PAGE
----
See posts 5 and 7 in

https://www.physicsforums.com/showthread.php?p=861282#post861282

I have since done the calculations using Painleve-Gullstrand coordinates that are vaild even on the event horizon.

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timmdeeg

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Great, that's what I have been looking for, thanks George Jones and also Chronos.An earlier post of mine:

... The gravitation blueshift from A to B is less that the Doppler redshift from B to C. As C crosses the event horizon, C sees light from distant stars redshifted, not blueshifted.

If observer A, who hovers at great distance from the black hole, radially emits light of wavelength λ \lambda , then observer C, who falls from rest freely and radially from A, receives light that has wavelength

λ ′ =λ(1+2MR − − − − √ ).

\lambda' = \lambda \left( 1+\sqrt{\frac{2M}{R}}\right).

So, the factor 2 is clarified.

Unfortunately my intuition is still a bit behind.

A sees B (hovering) extremely redshifted and C (in free fall) even more redshifted, because in the latter case the redshift consists of a gravitational and a kinematic component additional.

Passing by, C sees B extremely redshifted (purely Doppler) but sees A at z = 2 according to the formula you have shown. Would it be correct to say that also this redshift (z = 2) consists of a kinematic (not purely Doppler, because Doppler depends on a well defined relative velocity which in curved space-time is possible only locally) and a gravitational shift. So, it seems that the kinematic effect prevails over the gravitational effect. But why?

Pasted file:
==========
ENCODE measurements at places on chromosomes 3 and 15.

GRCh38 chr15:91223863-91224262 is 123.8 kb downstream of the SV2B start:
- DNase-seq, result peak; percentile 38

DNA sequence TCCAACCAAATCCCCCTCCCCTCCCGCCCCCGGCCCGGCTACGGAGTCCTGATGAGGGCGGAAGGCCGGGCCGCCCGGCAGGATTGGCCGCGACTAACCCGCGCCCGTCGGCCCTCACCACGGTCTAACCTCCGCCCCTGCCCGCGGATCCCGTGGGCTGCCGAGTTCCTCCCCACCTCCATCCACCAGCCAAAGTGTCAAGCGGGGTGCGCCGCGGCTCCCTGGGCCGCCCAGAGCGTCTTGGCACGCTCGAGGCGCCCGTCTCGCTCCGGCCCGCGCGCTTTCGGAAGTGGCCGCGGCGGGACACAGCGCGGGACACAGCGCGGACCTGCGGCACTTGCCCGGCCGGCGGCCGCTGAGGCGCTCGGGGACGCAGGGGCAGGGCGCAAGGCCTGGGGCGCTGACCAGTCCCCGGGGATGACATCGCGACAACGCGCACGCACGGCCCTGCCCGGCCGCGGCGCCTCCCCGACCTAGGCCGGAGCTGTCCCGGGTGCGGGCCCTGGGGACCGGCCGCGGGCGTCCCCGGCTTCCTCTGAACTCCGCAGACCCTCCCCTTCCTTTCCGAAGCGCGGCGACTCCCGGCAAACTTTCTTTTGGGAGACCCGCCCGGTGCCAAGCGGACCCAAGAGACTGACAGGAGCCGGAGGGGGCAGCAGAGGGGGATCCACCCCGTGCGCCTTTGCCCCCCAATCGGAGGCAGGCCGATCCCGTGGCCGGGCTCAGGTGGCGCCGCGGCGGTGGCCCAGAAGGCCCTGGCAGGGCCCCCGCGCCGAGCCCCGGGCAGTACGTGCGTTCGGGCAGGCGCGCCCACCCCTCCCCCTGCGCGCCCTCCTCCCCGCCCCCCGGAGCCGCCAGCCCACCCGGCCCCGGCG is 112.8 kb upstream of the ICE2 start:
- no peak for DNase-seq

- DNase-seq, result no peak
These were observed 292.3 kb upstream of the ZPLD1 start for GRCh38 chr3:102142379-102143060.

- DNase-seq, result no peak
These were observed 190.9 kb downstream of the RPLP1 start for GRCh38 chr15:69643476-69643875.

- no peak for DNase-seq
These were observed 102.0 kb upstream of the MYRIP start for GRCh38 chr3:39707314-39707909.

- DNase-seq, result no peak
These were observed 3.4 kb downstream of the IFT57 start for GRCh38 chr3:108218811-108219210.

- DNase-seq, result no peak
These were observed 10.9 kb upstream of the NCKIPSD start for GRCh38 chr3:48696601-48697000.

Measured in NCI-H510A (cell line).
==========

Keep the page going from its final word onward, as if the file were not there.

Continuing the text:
Kindly correct my reasoning.

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PAllen

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It won't help your intuition necessarily, but there a couple of universal approaches to red shift that don't involve gravitational redshift at all (which is strictly a non-essential, derived concept in GR, that is useful only for the special case of stationary spacetimes).

1) Establish the 4-momentum of the emitted light pulse (it will be a null vector, whose time component will be the energy if the vector is expressed in a local frame of the emitter). Parallel transport this 4-momentum along the null geodesic path (must specify path, because, of course, parallel transport is path dependent) to the receiver. Compute the dot product with the receiver world line's tangent vector (4-velocity) at the event of reception. The ratio of the energy specified in emitter local frame and this dot product will be the red/blue shift.

2) Equivalently (not obvious at all), you can parallel transport the emitter 4 velocity along the null geodesic to the reception event, express the transported 4-velocity in the local frame of the receiver world line at that event, and apply the pure SR Doppler formua (as if the emitter were local, with transported 4-velocity).

Both of these methods are universally applicable in any GR situation, no matter how complex. They explain why there is really only one fundamental phenomenon, not two. So called pure gravitational redshift for static observers in a static spacetime falls right out of either of these computational methods. They also cover any combination of non-static observers, in any spacetime, as noted.